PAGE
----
Department of Plant Pathology, University of Helsinki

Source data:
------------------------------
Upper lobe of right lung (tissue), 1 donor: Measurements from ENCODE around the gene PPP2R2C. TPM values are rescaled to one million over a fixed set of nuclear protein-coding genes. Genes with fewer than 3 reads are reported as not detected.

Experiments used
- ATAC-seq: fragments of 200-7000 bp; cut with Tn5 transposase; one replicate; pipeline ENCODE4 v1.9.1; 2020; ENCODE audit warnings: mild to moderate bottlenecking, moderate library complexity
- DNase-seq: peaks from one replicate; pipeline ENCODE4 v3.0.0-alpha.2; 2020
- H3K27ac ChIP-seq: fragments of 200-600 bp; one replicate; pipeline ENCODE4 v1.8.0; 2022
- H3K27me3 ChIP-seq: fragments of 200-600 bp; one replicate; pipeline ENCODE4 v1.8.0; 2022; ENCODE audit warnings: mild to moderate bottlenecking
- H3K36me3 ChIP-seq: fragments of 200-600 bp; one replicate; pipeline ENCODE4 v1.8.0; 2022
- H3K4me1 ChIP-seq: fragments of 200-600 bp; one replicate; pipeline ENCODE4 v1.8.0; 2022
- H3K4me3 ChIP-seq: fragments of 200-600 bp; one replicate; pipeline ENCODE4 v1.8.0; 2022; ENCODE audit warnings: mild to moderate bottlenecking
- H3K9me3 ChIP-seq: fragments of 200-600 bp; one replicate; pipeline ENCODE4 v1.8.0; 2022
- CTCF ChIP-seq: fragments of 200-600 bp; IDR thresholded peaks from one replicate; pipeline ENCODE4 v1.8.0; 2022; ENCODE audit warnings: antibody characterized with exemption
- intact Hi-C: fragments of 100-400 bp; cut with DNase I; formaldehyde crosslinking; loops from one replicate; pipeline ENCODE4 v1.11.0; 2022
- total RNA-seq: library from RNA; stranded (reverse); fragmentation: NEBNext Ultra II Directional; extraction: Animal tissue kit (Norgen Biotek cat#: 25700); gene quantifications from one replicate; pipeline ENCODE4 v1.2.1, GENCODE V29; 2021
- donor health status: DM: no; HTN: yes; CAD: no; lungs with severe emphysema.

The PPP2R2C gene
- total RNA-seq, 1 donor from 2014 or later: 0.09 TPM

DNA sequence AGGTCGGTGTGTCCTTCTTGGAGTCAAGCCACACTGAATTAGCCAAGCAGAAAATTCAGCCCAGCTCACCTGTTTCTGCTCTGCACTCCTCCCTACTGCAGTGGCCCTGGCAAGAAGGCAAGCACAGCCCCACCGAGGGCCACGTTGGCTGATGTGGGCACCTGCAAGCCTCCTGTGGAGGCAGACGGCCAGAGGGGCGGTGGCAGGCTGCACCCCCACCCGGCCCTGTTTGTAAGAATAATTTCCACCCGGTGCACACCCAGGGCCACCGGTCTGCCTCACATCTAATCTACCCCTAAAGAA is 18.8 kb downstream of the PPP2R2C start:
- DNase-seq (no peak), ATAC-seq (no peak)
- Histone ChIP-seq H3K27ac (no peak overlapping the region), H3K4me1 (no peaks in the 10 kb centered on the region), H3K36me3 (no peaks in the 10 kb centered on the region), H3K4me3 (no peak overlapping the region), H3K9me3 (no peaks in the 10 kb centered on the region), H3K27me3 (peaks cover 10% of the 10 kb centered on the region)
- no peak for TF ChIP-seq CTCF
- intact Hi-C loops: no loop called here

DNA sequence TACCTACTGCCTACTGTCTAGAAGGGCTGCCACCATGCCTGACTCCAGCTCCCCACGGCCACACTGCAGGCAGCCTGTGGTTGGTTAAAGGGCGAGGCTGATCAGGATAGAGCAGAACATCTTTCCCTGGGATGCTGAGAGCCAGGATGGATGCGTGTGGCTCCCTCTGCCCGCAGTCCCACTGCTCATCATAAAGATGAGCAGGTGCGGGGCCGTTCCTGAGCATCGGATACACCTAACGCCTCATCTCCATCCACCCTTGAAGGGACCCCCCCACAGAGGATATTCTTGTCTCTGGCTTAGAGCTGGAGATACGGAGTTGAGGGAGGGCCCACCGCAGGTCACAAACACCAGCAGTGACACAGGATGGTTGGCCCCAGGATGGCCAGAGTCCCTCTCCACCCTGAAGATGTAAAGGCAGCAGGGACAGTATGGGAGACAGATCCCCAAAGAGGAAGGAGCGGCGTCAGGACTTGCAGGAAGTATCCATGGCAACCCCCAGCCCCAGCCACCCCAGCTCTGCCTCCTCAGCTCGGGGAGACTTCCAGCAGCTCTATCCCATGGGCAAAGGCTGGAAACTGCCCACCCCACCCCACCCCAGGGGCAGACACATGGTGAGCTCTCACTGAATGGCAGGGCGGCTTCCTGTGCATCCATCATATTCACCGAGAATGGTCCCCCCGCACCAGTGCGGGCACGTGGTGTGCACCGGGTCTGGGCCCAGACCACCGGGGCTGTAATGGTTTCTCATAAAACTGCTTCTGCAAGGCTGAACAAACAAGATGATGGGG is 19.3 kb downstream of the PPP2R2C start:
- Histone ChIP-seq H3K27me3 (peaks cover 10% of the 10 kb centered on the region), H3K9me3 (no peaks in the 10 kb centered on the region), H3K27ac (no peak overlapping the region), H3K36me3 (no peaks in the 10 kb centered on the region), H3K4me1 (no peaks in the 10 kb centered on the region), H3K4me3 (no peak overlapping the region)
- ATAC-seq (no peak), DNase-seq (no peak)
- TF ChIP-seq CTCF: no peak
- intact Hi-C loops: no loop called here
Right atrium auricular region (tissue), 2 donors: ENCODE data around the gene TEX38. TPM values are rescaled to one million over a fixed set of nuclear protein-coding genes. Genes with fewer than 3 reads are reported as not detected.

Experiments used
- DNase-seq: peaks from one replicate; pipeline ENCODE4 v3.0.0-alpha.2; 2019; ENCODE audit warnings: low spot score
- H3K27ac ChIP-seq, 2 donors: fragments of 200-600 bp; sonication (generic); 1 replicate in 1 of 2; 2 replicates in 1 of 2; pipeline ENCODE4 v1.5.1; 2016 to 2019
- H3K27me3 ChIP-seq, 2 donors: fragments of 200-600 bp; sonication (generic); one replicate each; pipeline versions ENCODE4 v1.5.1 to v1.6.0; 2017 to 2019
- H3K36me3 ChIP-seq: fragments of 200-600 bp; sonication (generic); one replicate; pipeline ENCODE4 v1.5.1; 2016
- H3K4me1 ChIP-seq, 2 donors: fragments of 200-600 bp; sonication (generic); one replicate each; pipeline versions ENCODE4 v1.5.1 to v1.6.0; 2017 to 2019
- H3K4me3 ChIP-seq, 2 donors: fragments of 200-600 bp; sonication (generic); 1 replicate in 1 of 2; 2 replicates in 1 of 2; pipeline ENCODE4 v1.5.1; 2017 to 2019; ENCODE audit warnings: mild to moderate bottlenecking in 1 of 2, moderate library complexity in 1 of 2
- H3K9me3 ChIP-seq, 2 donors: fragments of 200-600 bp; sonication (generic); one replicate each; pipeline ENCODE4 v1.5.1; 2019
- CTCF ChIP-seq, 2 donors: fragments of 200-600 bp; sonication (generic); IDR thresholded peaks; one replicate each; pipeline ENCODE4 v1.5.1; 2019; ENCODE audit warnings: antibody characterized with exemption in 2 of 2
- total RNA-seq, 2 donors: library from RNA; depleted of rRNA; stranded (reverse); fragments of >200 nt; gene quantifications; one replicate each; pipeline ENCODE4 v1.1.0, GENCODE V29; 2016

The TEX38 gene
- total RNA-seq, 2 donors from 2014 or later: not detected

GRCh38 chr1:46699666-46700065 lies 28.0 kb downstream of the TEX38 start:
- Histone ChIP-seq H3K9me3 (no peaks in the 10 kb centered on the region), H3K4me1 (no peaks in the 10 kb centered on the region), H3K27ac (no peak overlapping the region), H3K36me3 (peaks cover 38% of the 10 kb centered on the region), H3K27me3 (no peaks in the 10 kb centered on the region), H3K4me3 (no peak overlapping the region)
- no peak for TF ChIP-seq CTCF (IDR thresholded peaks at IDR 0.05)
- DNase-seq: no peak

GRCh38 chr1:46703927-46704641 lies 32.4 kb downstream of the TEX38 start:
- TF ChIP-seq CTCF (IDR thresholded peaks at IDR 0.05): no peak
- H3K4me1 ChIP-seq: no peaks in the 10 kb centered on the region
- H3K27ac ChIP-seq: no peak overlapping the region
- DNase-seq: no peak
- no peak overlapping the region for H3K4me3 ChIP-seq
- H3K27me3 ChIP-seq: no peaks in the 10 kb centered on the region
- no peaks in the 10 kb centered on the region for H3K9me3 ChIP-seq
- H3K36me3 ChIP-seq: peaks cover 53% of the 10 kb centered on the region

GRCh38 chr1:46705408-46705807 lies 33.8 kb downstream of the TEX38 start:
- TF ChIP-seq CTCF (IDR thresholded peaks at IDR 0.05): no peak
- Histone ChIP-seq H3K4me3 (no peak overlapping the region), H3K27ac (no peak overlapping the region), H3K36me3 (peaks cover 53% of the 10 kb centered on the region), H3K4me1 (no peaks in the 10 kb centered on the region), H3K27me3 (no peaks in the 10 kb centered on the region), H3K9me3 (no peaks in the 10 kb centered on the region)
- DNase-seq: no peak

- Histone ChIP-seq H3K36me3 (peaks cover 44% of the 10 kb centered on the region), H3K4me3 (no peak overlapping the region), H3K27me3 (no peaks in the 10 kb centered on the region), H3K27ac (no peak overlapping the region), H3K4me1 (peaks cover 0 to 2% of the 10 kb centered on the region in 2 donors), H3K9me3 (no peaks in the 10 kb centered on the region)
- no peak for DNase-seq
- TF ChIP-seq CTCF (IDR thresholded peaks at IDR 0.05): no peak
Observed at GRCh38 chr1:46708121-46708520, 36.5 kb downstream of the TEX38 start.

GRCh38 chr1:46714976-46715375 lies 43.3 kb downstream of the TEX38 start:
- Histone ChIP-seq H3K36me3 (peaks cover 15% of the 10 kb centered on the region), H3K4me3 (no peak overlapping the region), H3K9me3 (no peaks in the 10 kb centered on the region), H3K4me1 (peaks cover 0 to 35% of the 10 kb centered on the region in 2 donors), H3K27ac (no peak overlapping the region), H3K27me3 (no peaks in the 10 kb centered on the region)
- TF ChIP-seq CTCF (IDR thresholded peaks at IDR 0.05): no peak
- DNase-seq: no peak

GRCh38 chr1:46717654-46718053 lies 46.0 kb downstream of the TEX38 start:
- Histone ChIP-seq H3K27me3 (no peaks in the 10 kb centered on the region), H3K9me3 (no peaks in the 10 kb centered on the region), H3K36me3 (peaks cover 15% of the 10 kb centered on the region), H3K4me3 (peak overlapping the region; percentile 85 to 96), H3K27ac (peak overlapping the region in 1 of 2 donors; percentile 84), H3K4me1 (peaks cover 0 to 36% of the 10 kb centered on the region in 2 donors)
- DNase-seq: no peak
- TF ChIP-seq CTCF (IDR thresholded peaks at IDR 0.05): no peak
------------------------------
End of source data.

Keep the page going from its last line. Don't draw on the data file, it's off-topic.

In the petri dish trials the mycelia of Sclerotinia trifoliorum in sterilized soil samples generally infected clover quite readily. In unsterilized samples the infection was less severe and showed marked variations in different years and at different times of the year. In the outdoor trials clover became less infected in the middle of the summer than in the spring and autumn. On the other hand, in the thermostat trials, where the temperature was constantly 7—10°C, the temperature at the time of taking the soil samples did not have a pronounced effect on the extent of clover infection. Liming of the soil caused a marked decrease in the severity of clover rot infection. In some autumns clover plants growing in soil samples taken from fallow were more seriously infected than those growing in soil from a clover field. As a rule, however, there were only slight variations in the extent of infection in the soil samples taken at the same time from the various areas of the field cultivated in different ways. In general, the highest numbers of microorganisms in the soil were found in the autumn and the lowest in the spring. In clover fields there were often more microorganisms – particularly in the autumn – than in fallow. Liming caused an increase in the numbers of soil microbes. S. trifoliorum infected clover very severely at temperatures of 0—5°C; in the range 5—21°C the infection grew generally milder the more the temperature was found to be rising. At temperatures of 5– 10°C an increase in the numbers of soil microbes resulted in a decrease in the infection of the clover. Still higher temperatures, which did not increase the numbers of soil microorganisms, nevertheless enhanced the antagonistic power of the soil.
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